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With gloves and flashlight: The crew is supposed to search for bed bugs in hotels

With gloves and flashlight: The crew is supposed to search for bed bugs in hotels

Paris has been plagued by bed bugs for a while. The world’s largest cabin crew union now appears to fear the problem may become global, and is advising cabin crews to take a closer look.

They are small but very annoying: bed bugs nest in mattresses and upholstery and then bite those who make themselves comfortable there. They can also travel. In 2014, for example, a Swiss company had to temporarily ground its Airbus A330 to get rid of pesky insects. Air India had to withdraw its Boeing 777 from service for a few days in 2018 for the same reason. In June of this year, Honolulu Airport was forced to close its gates because the animals could not be easily disposed of.

Paris is also currently in the headlines. In the capital, the insects were discovered on public transportation, in hotels, and at Charles de Gaulle Airport as well, according to the Reuters news agency. This now appears to be raising concern among the world’s largest cabin crew union. The Association of Flight Attendants, which represents United Airlines, Alaska Airlines and Frontier, among others, warns that you can bring bed bugs home after spending the night.

Hard case recommended

According to the global warning, flight attendants must take various precautions. Among other things, it is useful to have rubber gloves and a flashlight to inspect the hotel bed.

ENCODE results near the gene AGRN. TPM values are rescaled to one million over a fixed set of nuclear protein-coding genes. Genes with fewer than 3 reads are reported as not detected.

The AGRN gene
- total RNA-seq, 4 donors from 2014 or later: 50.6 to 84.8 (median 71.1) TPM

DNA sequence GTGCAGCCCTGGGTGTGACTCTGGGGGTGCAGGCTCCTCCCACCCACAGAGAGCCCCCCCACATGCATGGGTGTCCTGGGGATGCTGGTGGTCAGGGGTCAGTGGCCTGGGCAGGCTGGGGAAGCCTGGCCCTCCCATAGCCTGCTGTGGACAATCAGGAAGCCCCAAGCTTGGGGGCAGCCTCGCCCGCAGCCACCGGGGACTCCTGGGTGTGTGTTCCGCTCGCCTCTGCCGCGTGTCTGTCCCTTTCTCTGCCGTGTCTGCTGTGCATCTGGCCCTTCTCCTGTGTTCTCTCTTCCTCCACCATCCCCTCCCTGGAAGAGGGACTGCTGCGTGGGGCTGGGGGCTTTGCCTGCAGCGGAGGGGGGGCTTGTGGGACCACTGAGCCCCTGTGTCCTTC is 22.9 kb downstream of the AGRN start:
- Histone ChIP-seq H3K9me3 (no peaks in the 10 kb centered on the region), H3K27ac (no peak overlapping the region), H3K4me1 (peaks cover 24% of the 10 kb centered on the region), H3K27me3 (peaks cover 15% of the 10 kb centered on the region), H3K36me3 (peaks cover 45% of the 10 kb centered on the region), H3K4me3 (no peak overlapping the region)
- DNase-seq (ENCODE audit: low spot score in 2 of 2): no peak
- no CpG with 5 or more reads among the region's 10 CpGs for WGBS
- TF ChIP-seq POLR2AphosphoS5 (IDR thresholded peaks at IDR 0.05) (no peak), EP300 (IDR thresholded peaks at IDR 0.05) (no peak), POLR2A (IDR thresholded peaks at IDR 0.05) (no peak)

Staff are also advised not to use cloth luggage, but instead use hard-shell suitcases with smooth surfaces that make it difficult for bed bugs to travel. Luggage should be stored off the floor and near beds and sofas, preferably on a luggage rack or glass table. After returning home, you should unpack the bags outside the house or in the garage and wash the clothes immediately.

Heat is often necessary for combat

Bedbug bites are annoying but not dangerous. They do not transmit diseases. However, if you introduce insects into the four walls of your home, it usually takes a lot of effort to get rid of them. One problem with control: Insecticides often do not reach all the nooks and crannies where pesky animals nest.

This also becomes clear when you look at the way the Swiss debugged their plane: first, exterminators and sniffer dogs boarded it. The cabin was then heated to 60 degrees using a special hot-air oven to kill the insects and their larvae. Air India first used an exterminator and then replaced all the seat covers.